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Passengers arrive at Pearson Airport in Mississauga, Ont. on March 14.Chris Young/The Canadian Press

The federal government has shifted its immigration policy by recruiting thousands of foreign nationals to settle permanently in Canada in hopes they will fill specific jobs, a strategy that has drawn criticism from labour experts.

Since late June, the immigration department has invited almost 9,000 people to apply for permanent residency because of their recent work experience in certain occupations or because of their French-language skills. These individuals are being selected through the Express Entry system, which accounts for a large portion of economic immigration to Canada.

Immigration, Refugees and Citizenship Canada (IRCC) said last year that it would target immigrants who could fill roles in high demand. On May 31, the department announced it would focus on French speakers and people with experience in five fields: health care, skilled trades, agriculture, transportation and STEM (science, technology, engineering and math).

Within health care, for example, the government is seeking immigrants with experience in 35 occupations, including dentists, massage therapists and registered nurses.

The government says its pivot to category-based selection of immigrants, which started on June 28, is meant to ease the hiring challenges that have frustrated many sectors of the economy over the past few years.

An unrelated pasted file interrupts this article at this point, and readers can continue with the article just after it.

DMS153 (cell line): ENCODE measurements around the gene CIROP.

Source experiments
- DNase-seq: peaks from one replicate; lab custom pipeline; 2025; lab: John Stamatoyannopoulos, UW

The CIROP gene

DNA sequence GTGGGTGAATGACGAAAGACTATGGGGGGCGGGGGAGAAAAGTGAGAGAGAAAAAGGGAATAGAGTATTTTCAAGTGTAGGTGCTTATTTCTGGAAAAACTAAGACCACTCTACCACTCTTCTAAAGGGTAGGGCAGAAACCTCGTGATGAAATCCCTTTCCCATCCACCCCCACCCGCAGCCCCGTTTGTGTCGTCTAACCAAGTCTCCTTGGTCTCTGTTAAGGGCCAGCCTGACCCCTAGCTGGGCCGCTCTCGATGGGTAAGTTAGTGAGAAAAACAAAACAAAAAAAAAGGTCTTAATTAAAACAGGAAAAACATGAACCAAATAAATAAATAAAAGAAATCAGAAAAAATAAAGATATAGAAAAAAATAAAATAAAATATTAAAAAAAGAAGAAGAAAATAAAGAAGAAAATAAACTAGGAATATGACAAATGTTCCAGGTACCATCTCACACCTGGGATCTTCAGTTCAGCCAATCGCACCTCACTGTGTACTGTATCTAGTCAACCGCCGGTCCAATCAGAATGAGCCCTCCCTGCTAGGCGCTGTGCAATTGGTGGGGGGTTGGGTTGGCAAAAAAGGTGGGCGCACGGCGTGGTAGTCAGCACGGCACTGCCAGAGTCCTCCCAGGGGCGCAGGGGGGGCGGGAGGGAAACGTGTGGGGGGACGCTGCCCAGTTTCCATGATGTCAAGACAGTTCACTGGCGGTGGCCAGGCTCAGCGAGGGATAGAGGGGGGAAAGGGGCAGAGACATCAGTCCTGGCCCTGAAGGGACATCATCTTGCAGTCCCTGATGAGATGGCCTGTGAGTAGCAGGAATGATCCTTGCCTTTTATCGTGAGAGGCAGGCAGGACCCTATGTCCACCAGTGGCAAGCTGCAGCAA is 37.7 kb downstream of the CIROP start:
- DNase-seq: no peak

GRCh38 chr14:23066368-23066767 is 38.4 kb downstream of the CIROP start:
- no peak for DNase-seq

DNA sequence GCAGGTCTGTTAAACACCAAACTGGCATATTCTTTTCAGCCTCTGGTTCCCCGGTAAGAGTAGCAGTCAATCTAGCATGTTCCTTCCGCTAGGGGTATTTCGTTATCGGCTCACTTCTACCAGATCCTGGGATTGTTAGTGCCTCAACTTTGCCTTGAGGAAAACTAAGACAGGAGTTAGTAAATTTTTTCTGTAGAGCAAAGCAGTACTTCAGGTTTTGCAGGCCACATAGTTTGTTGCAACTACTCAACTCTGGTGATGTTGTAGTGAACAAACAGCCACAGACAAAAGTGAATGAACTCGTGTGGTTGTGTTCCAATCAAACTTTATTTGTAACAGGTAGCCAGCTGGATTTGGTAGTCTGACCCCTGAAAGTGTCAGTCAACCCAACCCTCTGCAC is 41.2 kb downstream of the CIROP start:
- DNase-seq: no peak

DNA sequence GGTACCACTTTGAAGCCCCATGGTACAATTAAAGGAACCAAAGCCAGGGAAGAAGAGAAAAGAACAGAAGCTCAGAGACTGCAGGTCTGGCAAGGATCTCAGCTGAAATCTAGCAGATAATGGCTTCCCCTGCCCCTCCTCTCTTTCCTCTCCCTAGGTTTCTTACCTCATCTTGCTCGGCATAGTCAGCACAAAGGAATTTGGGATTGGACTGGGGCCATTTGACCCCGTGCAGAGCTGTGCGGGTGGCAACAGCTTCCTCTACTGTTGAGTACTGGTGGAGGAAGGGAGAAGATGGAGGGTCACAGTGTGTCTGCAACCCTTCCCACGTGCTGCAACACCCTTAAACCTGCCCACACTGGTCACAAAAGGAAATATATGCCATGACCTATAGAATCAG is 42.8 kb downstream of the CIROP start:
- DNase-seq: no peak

But this new approach has raised concerns among economists and policy experts, who warn that today’s labour needs could change quickly and leave the country with a glut of workers in some fields. Moreover, they say high-ranking candidates in Canada’s points-based immigration system could get overlooked as Ottawa prioritizes various groups.

Labour markets “are always evolving and changing,” said Robert Falconer, a doctoral fellow at the London School of Economics who studies migration policy in Canada. “We’re potentially overtargeting certain needs.”

Canada’s labour market is undergoing a transition. While employment has risen by a net 290,000 positions so far this year, job vacancies have tumbled about 20 per cent from their peak levels in 2022. The unemployment rate, now at 5.4 per cent, has risen half a percentage point from a record low set last year.

In some areas, there appears to be persistently high demand for labour. As of April, there were more than 150,000 vacant jobs in health care and social assistance, a record high – almost a fifth of all job vacancies in Canada.

These labour gaps “are just going to get worse as the population ages,” said Rupa Banerjee, a Canada Research Chair in immigration and economics at Toronto Metropolitan University. “Targeting those kinds of occupations has the potential to improve this mismatch” in labour supply and demand.

But in some white-collar industries, there has been a steep drop in vacancies. For example, job postings in software development have plummeted to below prepandemic levels on the hiring site Indeed Canada. (Software developers are among the STEM roles being targeted by the government.)